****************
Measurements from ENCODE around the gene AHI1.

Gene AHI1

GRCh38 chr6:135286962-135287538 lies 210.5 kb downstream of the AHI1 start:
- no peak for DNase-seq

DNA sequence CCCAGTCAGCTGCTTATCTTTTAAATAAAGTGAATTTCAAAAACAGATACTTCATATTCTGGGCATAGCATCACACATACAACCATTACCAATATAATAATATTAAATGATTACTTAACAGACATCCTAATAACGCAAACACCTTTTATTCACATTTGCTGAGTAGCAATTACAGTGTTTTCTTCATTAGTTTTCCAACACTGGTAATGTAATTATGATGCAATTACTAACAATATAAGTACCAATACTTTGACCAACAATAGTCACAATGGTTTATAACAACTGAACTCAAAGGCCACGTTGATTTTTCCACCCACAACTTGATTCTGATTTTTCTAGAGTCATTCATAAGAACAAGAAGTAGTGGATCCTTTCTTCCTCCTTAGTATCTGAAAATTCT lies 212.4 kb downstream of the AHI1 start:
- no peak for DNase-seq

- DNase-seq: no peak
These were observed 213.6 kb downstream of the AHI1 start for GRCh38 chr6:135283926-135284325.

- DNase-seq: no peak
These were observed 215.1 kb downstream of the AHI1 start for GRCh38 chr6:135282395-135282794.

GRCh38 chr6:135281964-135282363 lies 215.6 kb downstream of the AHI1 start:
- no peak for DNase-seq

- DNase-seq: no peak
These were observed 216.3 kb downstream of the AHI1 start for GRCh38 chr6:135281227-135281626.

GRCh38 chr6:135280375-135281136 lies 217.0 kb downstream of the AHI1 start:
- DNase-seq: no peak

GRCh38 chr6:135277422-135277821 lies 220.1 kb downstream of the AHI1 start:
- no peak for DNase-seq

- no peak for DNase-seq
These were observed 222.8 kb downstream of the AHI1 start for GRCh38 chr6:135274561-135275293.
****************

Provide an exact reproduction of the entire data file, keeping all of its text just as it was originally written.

Measurements from ENCODE around the gene AHI1.

Gene AHI1

GRCh38 chr6:135286962-135287538 lies 210.5 kb downstream of the AHI1 start:
- no peak for DNase-seq

DNA sequence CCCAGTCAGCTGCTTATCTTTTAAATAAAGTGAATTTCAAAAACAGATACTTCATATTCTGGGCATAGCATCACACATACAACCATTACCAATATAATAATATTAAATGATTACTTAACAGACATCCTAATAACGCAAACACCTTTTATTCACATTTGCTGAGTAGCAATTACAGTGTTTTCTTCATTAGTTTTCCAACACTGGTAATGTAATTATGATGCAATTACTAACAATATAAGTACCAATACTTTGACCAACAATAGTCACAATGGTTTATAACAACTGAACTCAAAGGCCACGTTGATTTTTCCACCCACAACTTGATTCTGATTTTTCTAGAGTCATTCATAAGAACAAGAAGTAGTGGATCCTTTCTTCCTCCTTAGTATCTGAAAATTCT lies 212.4 kb downstream of the AHI1 start:
- no peak for DNase-seq

- DNase-seq: no peak
These were observed 213.6 kb downstream of the AHI1 start for GRCh38 chr6:135283926-135284325.

- DNase-seq: no peak
These were observed 215.1 kb downstream of the AHI1 start for GRCh38 chr6:135282395-135282794.

GRCh38 chr6:135281964-135282363 lies 215.6 kb downstream of the AHI1 start:
- no peak for DNase-seq

- DNase-seq: no peak
These were observed 216.3 kb downstream of the AHI1 start for GRCh38 chr6:135281227-135281626.

GRCh38 chr6:135280375-135281136 lies 217.0 kb downstream of the AHI1 start:
- DNase-seq: no peak

GRCh38 chr6:135277422-135277821 lies 220.1 kb downstream of the AHI1 start:
- no peak for DNase-seq

- no peak for DNase-seq
These were observed 222.8 kb downstream of the AHI1 start for GRCh38 chr6:135274561-135275293.